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Environmental Considerations: A Proactive Approach to Site Revegetation

Matt Welch on November 21, 2015 - in Column

On construction projects worldwide, post-construction site stabilization often is an afterthought. With constant increases in water-quality laws and regulations—and the effect of stormwater pollution on the environment—it’s becoming more important to keep soil and nutrients onsite. Incorporating sustainable vegetation—the best erosion control available—is a proactive approach.

Assessing Revegetation

Not every architect or engineer who writes revegetation specifications has experience in agronomy or soil science. This is where many common mistakes are made while attempting to revegetate and closeout sites. There are certainly times when everything on a site is just right, and all that’s needed to establish vegetation is seed, fertilizer and a little bit of straw. However, this assumptive approach too often leads to revegetation and erosion issues as well as site violations.

Some of the most-frequent factors affecting site stabilization and revegetation can be addressed by having a soil laboratory analyze samples of the soils and substrates that need to be revegetated. This simple and relatively inexpensive step offers many benefits. It allows for proper vegetation selection, can prevent misapplications of common amendments such as fertilizers and agricultural lime, can decrease nutrient runoff, will prevent wasted applications on inhospitable sites, and ultimately allow contractors to set realistic expectations for revegetation.

Customized to Conditions

After the soil is tested and analyzed for soil pH, particle size (sand, silt and clay), soluble salts and sodium content, agronomists can more-accurately select a seed blend that will establish on the site’s substrates and achieve vegetation goals. Whether the issue is a physical quality, such as how well the soil will drain, or a chemical condition, such as high salt content, selecting vegetation adapted to a site can play a huge role in revegetation success and overall site sustainability.

Soil testing and analysis also allows for proper quantitative soil-amendment applications to develop a suitable growing media from less-than-desirable substrates. Adding amendments to the substrate to correct pH issues, increase infiltration or trigger seed germination can increase the agronomic potential of a substrate. Fertilizer recommendations also can be customized to maximize vegetation establishment. A few nutrients, primarily nitrogen and phosphorus, are very soluble and readily leach off sites. If a site is over fertilized, these nutrients can leach into water bodies and cause environmental and compliance issues. There are a few free services available that can help with soil testing and analysis, including <I>www.profileps3.com<I>. This soil-solution software requires a free user profile to be created and then allows users free access to soil testing and reports to help understand the substrate conditions on project sites.

Dealing with Deficiency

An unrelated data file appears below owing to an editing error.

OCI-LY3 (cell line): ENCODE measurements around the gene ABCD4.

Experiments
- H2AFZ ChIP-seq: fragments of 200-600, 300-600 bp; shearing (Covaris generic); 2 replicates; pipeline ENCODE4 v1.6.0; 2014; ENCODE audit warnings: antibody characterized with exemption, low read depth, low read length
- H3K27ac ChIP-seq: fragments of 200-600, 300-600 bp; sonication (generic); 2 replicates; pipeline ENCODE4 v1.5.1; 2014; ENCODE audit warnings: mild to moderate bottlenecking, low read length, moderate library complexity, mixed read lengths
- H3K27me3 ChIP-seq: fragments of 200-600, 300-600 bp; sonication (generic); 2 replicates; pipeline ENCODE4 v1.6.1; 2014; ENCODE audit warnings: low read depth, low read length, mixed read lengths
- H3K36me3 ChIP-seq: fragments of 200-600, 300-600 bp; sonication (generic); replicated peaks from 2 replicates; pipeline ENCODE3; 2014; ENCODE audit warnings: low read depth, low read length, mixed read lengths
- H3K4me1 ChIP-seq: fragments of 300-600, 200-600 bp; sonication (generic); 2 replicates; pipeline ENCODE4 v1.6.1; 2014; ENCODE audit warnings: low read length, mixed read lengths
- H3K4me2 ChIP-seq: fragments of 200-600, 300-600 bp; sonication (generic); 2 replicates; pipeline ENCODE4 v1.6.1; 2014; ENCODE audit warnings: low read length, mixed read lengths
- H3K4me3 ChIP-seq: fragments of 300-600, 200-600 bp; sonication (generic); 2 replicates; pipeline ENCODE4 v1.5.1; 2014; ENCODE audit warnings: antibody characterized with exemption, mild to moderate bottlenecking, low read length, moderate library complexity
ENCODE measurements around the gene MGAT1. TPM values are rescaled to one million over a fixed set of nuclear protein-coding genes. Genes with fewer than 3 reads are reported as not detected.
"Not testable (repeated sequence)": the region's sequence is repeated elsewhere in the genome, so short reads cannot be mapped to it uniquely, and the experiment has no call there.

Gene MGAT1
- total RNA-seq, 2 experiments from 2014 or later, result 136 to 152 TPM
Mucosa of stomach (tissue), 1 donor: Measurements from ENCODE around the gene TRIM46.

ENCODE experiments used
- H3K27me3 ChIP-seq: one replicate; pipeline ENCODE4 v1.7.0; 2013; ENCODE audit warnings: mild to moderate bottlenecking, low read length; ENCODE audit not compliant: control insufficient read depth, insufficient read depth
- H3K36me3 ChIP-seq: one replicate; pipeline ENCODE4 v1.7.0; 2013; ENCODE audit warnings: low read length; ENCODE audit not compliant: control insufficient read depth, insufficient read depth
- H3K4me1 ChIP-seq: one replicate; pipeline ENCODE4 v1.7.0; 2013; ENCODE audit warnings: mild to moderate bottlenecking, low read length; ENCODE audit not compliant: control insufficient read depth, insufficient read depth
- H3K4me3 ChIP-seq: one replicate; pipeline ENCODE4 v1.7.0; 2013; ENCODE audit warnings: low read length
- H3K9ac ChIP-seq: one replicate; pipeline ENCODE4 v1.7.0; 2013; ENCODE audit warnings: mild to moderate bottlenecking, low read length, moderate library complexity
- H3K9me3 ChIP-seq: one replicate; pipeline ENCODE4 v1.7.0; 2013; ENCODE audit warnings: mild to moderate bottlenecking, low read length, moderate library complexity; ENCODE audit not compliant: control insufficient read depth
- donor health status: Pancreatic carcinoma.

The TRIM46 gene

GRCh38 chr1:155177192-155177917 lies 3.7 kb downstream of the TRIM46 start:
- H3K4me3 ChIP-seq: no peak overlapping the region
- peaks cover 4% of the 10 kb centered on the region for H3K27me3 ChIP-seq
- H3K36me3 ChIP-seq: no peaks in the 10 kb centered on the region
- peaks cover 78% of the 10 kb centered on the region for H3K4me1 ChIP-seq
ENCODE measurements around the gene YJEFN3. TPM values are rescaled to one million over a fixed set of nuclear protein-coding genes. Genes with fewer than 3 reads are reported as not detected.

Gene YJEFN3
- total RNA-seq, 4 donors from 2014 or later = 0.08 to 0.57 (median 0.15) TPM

High percentages of construction sites can be classified as “soil deficient” or “dead soil.” These sites are difficult to sustainably amend, and there are basically two options: 1) haul in copious amounts of topsoil or 2) develop the organic soil horizon naturally. When hauling in topsoil, there are a few things to consider:

  • What is the agronomic potential of the proposed soil?
  • Is this topsoil consistent from truckload to truckload?
  • How often is the topsoil tested to ensure quality?
  • Is there a chance that invasive species or weed seeds are in the shipments?
  • What’s the total cost of material, hauling and application?
  • Will topsoil added to a slope increase erosion potential?

ProGanics Biotic Soil Media is an available Engineered Soil Media (ESM) that increases organic concentrations of deficient substrates and accelerates the development of these dead soils. ESMs are manufactured products, so they have many advantages. They’re extremely consistent, are phytosanitized to eliminate weed seeds and pathogens, can be applied quickly through hydroseeding equipment, and work well with Hydraulically-applied Erosion Control Products.

If there are no toxic elements to the soil, it’s likely that over long periods of time, the organic horizon will develop naturally. However, adding an ESM to a site will expedite the creation of the organic layer and begin a nutrient cycle that will lead to a more-sustainable stand of vegetation, typically leading to fewer fertilizer applications.

Occasionally, the substrate available onsite is toxic to vegetation. It’s extremely important to know this prior to any revegetation attempt. If revegetation is attempted in a toxic site, the entire cost of application often is a complete waste. Depending on what type of toxicity is plaguing the site, there may only be a couple of options for successful revegetation: 1) capping or excavating the toxic, nonviable material, followed by a topsoil application or 2) adding topsoil to buffer the root zone from the toxic substrate.

It’s difficult to predict potential project success using an assumptive approach method. Without a proper knowledge of soils or substrates onsite, there’s much left to chance. Utilizing laboratory testing and professionals who have been trained to analyze soils for agronomic potential is an inexpensive and valuable proactive approach to increase revegetation success.

 

Matt Welch

About Matt Welch

Matt Welch is the technical manager at Profile Productsand a Certified Erosion, Sediment, and Storm Water Inspector.

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